Infliximab Versus Conventional Combination Treatment and Seven-Year Work Loss in Early Rheumatoid Arthritis: Results of a Randomized Swedish Trial

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Objective To compare long-term work loss in methotrexate-refractory early rheumatoid arthritis (RA) randomized to addition of infliximab or conventional combination treatment. Methods Multicentre, two-arm, parallel, randomized, active-controlled, open-label trial. RA patients with <1y symptom duration were recruited from 15 rheumatology clinics in Sweden between 2002-2005. Patients who did not achieve low disease activity after 3-4 months methotrexate therapy were randomized to addition of infliximab or conventional combination treatment with sulfasalazine+hydroxychloroquine. Yearly sick leave and disability pension days over 7 years after randomization were retrieved from nationwide registers kept by the Swedish Social Insurance Agency. Results Of 210 working age patients, 109 were randomized to infliximab (mean age=48.4y, 73% women) and 101 to conventional treatment (48.7y, 77%). The year before randomization the mean number of annual work days lost was 127 in the infliximab arm and 118 in the conventional treatment group (mean difference, 9; 95%CI, -23 to 39). Compared to the year before randomization, the mean changes at 7 years were -25 days in the infliximab and -26 days in the conventional treatment group (adjusted mean difference, 10; 95%CI, -25 to 46). The mean cumulative work loss days was 846 in the infliximab group and 701 in the conventional treatment group (adjusted mean difference, 104; 95%CI, -56 to 284). Conclusions Long-term work loss improved significantly in early RA randomized to infliximab+methotrexate or conventional combination therapy. No difference was detected between strategies, and the level of work loss days remained twice that observed in the general population.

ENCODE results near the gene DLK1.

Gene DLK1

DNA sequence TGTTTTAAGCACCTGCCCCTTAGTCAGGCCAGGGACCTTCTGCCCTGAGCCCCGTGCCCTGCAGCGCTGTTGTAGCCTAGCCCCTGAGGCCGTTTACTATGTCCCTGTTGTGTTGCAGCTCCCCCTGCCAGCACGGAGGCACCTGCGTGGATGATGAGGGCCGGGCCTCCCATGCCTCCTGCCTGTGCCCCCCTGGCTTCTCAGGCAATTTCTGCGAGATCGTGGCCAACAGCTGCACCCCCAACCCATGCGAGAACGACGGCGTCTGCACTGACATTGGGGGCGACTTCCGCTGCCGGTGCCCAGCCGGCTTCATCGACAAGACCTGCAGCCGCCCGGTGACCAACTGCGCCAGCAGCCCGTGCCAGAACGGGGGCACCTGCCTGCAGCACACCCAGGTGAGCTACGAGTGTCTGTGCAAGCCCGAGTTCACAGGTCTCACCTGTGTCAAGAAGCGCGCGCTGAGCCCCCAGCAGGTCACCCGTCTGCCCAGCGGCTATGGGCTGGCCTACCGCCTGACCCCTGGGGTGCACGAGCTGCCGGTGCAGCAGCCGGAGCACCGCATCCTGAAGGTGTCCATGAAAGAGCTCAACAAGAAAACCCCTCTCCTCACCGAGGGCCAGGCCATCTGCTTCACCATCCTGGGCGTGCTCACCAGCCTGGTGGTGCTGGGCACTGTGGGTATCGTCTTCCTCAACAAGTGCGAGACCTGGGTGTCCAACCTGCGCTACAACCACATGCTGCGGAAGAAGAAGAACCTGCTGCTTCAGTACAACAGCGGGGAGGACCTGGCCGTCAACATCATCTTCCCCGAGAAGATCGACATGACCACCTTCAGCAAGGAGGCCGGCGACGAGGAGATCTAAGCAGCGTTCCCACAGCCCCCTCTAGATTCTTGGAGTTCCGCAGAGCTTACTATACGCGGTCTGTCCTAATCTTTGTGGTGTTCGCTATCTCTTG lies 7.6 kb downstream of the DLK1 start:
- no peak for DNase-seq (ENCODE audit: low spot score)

TRIAL REGISTRATION NUMBER: NCT00764725 This article is protected by copyright. All rights reserved.


External organisations
  • Karolinska Institutet
Research areas and keywords

Subject classification (UKÄ) – MANDATORY

  • Rheumatology and Autoimmunity
Original languageEnglish
Pages (from-to)1758–1766
JournalArthritis Care and Research
Issue number12
Publication statusPublished - 2016 Mar 25
Publication categoryResearch